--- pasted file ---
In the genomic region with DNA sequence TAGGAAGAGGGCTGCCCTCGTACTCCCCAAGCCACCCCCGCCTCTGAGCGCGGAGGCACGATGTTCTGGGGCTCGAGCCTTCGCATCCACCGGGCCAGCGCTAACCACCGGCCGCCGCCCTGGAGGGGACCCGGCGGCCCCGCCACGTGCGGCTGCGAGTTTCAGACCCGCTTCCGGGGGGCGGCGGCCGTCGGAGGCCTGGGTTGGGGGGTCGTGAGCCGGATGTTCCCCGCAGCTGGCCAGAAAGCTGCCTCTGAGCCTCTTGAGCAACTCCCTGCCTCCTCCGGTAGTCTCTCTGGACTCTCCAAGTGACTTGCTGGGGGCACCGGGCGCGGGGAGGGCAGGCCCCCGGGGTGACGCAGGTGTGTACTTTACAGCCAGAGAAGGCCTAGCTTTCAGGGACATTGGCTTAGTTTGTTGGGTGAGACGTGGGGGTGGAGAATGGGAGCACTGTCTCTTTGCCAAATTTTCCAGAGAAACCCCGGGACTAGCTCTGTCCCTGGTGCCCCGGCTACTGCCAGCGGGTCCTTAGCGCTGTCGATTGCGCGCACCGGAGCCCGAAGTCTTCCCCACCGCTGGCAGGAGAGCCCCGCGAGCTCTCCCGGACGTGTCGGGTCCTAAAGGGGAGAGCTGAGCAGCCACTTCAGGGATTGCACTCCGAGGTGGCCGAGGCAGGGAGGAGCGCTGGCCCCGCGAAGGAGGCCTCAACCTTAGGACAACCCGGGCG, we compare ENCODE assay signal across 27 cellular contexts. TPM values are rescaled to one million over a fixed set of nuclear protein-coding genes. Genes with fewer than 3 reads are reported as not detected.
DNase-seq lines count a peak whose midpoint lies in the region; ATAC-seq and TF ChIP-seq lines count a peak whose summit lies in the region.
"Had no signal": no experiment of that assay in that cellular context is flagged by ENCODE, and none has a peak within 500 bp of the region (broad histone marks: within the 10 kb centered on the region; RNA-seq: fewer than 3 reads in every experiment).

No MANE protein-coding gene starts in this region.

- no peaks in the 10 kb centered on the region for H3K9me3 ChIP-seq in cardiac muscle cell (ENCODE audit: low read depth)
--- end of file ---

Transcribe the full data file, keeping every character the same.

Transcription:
In the genomic region with DNA sequence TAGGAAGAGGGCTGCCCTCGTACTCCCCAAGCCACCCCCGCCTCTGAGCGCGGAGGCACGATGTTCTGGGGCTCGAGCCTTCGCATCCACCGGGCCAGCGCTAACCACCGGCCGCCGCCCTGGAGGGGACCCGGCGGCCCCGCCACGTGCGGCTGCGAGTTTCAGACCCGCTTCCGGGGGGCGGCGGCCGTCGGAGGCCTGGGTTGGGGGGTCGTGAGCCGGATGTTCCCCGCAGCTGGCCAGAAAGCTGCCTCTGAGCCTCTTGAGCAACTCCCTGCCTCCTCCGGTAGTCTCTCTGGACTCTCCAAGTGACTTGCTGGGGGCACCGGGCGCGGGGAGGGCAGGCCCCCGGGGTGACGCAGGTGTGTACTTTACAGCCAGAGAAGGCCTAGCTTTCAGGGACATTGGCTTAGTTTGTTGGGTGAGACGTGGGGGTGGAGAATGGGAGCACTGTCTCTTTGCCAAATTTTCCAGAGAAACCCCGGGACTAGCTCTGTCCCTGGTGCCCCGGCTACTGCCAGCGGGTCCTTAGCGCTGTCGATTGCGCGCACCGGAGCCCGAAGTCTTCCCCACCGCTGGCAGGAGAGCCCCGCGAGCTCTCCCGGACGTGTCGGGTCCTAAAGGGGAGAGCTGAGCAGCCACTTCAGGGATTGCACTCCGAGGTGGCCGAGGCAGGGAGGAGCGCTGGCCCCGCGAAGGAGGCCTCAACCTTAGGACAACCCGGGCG, we compare ENCODE assay signal across 27 cellular contexts. TPM values are rescaled to one million over a fixed set of nuclear protein-coding genes. Genes with fewer than 3 reads are reported as not detected.
DNase-seq lines count a peak whose midpoint lies in the region; ATAC-seq and TF ChIP-seq lines count a peak whose summit lies in the region.
"Had no signal": no experiment of that assay in that cellular context is flagged by ENCODE, and none has a peak within 500 bp of the region (broad histone marks: within the 10 kb centered on the region; RNA-seq: fewer than 3 reads in every experiment).

No MANE protein-coding gene starts in this region.

- no peaks in the 10 kb centered on the region for H3K9me3 ChIP-seq in cardiac muscle cell (ENCODE audit: low read depth)